Basic Tips for Every Beginning Filmmaker

Everyone starts somewhere, and the world of video and filmmaking is no different. Whether your aspirations are to get a YouTube channel off the ground or to break into full-length feature films, starting off on the right foot when you're a total beginner is easier than you may think.

When you're first starting out, aside from having the drive and motivation to keep learning and improving, it's the basic foundational things that can make the biggest difference the quickest. In this video, adventure photographer and YouTuber Benjamin Jaworskyj breaks down a few of the basic things that anyone can get right while they are a beginner. Ranging from the basic things about your camera, to stability, to recording sound, this video offers a range of good advice for any novice.

When you first started out (whether you were into photography, videography, or both), do you think that you had strong foundations, or were you just winging it? I think that it's pretty common for people to have rocky starts when we first begin to pursue a new hobby or profession. I know that at the very beginning, when I was experimenting with photography, I generally had no idea what I was doing and was stumbling through things with a trial and error style. Were you in the same boat?

Log in or register to post comments

8 Comments

Ansel Spear's picture

A good lens for $50? What have I been missing out on all these years?

Think of it like "how good my lens should be for 2 megapixel photo?"

Mark Holtze's picture

They've been hiding in plain sight really ;). Canon FD lenses (you can get a 50mm FD lens for about 50) for use in filmmaking. Helios, SMC Takumar, Nikkor...you can actually do a lot with these old SLR lenses adapted to modern cameras, especially for video making/filmmaking (where optical quality isn't as important as still images). You also don't really use auto focus all that much if you're actually making films (actors hitting marks to pre-determined focus points.)

I know a few commercial DP's who are using vintage lenses (one I know just shot a spot on vintage cine adapted Nikkor lenses).

The whole filmmaking thing really is a Pandora's box and one really needs to know what kind of videos they want to be making because it's like a tree branch system that can expand WAY out there if you don't know what you're going for.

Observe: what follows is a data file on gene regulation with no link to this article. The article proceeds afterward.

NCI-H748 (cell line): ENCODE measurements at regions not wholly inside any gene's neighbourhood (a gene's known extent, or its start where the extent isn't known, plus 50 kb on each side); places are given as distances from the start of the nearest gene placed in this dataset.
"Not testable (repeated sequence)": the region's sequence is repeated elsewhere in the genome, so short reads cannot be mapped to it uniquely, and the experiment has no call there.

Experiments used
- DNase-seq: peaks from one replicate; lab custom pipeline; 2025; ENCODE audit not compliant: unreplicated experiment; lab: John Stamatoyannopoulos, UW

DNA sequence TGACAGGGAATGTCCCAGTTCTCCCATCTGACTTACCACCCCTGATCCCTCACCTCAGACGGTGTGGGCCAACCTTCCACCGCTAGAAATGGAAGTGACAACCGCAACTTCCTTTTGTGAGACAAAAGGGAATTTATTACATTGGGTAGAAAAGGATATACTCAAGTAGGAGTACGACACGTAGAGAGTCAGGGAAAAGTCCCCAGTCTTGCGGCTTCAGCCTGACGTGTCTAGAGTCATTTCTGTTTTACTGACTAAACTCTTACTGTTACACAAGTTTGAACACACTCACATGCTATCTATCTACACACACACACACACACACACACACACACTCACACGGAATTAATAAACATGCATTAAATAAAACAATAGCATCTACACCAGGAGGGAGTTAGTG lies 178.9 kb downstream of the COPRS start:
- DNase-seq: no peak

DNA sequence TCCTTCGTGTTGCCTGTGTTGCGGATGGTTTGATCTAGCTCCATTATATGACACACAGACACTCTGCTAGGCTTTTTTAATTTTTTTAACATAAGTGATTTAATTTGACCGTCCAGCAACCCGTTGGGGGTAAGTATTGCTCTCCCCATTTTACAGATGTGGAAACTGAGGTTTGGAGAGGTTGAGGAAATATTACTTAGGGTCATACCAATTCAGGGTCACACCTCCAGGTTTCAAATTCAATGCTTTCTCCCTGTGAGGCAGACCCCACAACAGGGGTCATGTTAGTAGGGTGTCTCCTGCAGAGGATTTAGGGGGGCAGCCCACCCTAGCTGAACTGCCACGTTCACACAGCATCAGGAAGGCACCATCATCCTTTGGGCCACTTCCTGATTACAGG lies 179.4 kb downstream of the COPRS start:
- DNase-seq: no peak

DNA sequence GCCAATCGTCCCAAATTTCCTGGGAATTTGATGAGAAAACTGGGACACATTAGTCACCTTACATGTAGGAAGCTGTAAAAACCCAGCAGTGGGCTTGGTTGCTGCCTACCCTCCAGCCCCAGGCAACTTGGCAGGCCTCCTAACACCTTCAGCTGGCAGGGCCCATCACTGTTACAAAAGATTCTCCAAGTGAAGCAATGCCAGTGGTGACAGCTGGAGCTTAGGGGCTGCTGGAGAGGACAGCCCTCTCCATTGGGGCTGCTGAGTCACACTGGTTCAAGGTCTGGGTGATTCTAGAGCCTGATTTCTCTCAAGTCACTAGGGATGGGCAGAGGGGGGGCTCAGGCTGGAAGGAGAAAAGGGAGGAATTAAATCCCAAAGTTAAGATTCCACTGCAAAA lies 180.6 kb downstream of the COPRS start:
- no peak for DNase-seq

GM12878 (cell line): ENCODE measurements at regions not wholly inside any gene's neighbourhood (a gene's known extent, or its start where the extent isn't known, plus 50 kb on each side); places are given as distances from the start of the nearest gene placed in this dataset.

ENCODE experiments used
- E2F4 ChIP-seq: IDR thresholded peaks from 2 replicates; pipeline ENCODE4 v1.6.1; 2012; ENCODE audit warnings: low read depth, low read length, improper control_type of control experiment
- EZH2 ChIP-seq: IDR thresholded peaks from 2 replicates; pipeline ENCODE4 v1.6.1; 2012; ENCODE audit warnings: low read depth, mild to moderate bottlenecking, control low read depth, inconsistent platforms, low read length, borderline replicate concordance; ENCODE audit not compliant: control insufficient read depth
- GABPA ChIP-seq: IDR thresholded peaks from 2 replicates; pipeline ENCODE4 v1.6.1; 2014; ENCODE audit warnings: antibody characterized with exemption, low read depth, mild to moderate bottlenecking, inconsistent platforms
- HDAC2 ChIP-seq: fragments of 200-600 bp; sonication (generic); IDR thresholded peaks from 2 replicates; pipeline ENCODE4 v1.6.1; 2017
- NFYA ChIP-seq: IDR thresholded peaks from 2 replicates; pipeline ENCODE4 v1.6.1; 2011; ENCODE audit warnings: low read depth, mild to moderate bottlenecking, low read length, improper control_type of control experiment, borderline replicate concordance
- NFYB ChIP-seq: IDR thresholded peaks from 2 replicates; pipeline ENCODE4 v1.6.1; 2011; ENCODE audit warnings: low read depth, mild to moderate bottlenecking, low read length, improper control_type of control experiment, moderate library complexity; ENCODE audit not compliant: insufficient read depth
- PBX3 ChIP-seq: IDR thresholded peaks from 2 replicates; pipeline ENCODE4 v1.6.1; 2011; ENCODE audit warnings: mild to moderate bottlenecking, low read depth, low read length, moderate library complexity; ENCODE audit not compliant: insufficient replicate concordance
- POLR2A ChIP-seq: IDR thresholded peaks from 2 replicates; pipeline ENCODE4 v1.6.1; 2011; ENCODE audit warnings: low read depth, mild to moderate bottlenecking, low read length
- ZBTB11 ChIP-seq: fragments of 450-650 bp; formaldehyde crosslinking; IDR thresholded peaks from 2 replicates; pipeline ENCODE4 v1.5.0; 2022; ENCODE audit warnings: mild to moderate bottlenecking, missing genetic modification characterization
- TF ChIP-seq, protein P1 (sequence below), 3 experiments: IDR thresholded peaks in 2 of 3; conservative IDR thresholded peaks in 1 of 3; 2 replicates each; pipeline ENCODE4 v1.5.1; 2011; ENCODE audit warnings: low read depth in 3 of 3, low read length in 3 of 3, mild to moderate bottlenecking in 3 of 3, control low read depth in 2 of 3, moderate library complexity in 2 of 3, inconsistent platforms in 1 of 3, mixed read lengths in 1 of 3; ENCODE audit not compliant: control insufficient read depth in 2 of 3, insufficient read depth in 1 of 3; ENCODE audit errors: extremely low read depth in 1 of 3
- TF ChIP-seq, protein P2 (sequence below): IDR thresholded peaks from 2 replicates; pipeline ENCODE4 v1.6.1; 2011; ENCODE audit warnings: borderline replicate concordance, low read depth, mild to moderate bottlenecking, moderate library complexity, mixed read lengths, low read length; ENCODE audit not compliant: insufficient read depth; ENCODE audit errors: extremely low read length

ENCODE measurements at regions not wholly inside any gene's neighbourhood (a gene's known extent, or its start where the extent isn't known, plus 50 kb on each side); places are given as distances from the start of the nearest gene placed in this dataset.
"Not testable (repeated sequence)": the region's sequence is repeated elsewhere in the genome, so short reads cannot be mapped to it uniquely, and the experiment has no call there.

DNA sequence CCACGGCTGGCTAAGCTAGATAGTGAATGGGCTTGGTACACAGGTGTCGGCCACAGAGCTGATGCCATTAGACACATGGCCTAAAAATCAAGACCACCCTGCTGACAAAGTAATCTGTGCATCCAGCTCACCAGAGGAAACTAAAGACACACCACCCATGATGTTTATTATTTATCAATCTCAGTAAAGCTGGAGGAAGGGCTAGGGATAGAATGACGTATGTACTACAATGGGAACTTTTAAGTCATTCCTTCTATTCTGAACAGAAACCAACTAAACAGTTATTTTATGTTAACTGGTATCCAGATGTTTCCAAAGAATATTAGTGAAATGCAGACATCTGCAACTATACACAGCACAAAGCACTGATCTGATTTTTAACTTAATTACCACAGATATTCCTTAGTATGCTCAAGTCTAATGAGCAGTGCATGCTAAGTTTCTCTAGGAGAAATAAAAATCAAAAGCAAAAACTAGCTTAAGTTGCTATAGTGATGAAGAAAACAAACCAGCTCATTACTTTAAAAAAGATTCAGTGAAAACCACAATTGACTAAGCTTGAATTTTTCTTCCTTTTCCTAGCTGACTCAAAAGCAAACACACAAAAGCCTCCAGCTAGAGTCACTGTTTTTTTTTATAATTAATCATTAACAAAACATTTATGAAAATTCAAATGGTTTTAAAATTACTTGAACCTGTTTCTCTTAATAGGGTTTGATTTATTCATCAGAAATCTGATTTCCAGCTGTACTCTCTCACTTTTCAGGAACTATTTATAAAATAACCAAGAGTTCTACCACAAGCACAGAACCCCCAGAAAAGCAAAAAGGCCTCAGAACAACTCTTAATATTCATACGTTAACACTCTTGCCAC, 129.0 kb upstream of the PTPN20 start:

Ultimately you have to start somewhere ;)

user-206807's picture

Funny how is these videos they never speak about DaVinci Resolve which is completely free is you use the basic version…
https://www.blackmagicdesign.com/products/davinciresolve/

Anete Lusina's picture

Is the free version any good? Have you tried it? Looks quite interesting but couldn't really find what exactly does the free version contain.

user-206807's picture

I use the Studio version.
The learning curve is a little steep, but once you have understood the whole philosophy behind the software you will understand how powerful it is (and why it is one of the most used in the movie industry). I will never change back for FCP or Premiere.

If you don't need more than the support of 4K the free version should be enough for most of the projects.
https://filmora.wondershare.com/davinci-resolve/davinci-resolve-vs-davin...

Mark Holtze's picture

I haven't used it much because I haven't really needed to, but a few producers I work with mess around with it to experiment with colour grading options for the series they're producing. I keep meaning to look into it more, but time...is always a problem.

A lot of seasoned editors who I run with have said nothing but positive things about the free fversion. It's defiantly a good place to start and can do a lot from a new to even intermediate filmmaker.

Straight cutting is really foundational that will carry through to the top pro, so if it's not compatible with all those transition packs etc really isn't a problem.

Michael Breitung's picture

I use the free version since one year now for my vlogs. It has all you need. Editing and color grading are just great and it comes with Fusion which you can use to do special effects, similar to After Effects (other workflow though).

It's only missing some special effects like special sharpening, blurring, deflicker and other stuff which you really don't need that much.

You should give it a try